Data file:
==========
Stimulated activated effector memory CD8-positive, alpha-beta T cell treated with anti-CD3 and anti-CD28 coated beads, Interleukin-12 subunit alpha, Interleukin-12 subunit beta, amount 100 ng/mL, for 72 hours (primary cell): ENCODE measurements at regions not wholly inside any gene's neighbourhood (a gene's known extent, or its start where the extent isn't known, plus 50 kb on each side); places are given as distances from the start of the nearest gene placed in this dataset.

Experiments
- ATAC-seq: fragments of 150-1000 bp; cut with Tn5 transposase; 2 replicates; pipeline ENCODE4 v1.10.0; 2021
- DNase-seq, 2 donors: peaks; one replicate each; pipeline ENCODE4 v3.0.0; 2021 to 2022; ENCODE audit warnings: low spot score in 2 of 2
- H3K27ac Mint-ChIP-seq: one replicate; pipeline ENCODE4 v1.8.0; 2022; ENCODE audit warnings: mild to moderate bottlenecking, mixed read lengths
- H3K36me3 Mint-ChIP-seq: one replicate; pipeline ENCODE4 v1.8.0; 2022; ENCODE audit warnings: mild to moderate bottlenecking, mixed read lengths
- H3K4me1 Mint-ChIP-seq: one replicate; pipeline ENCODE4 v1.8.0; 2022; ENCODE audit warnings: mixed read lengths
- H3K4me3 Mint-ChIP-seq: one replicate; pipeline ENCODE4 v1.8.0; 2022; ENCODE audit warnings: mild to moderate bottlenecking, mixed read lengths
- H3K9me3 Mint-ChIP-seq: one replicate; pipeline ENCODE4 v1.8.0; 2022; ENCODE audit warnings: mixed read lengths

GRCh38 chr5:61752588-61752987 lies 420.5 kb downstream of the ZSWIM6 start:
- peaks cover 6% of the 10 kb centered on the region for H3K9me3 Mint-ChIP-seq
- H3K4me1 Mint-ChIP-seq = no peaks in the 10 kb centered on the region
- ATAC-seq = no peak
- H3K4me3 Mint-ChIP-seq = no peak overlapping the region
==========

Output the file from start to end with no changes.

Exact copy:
Stimulated activated effector memory CD8-positive, alpha-beta T cell treated with anti-CD3 and anti-CD28 coated beads, Interleukin-12 subunit alpha, Interleukin-12 subunit beta, amount 100 ng/mL, for 72 hours (primary cell): ENCODE measurements at regions not wholly inside any gene's neighbourhood (a gene's known extent, or its start where the extent isn't known, plus 50 kb on each side); places are given as distances from the start of the nearest gene placed in this dataset.

Experiments
- ATAC-seq: fragments of 150-1000 bp; cut with Tn5 transposase; 2 replicates; pipeline ENCODE4 v1.10.0; 2021
- DNase-seq, 2 donors: peaks; one replicate each; pipeline ENCODE4 v3.0.0; 2021 to 2022; ENCODE audit warnings: low spot score in 2 of 2
- H3K27ac Mint-ChIP-seq: one replicate; pipeline ENCODE4 v1.8.0; 2022; ENCODE audit warnings: mild to moderate bottlenecking, mixed read lengths
- H3K36me3 Mint-ChIP-seq: one replicate; pipeline ENCODE4 v1.8.0; 2022; ENCODE audit warnings: mild to moderate bottlenecking, mixed read lengths
- H3K4me1 Mint-ChIP-seq: one replicate; pipeline ENCODE4 v1.8.0; 2022; ENCODE audit warnings: mixed read lengths
- H3K4me3 Mint-ChIP-seq: one replicate; pipeline ENCODE4 v1.8.0; 2022; ENCODE audit warnings: mild to moderate bottlenecking, mixed read lengths
- H3K9me3 Mint-ChIP-seq: one replicate; pipeline ENCODE4 v1.8.0; 2022; ENCODE audit warnings: mixed read lengths

GRCh38 chr5:61752588-61752987 lies 420.5 kb downstream of the ZSWIM6 start:
- peaks cover 6% of the 10 kb centered on the region for H3K9me3 Mint-ChIP-seq
- H3K4me1 Mint-ChIP-seq = no peaks in the 10 kb centered on the region
- ATAC-seq = no peak
- H3K4me3 Mint-ChIP-seq = no peak overlapping the region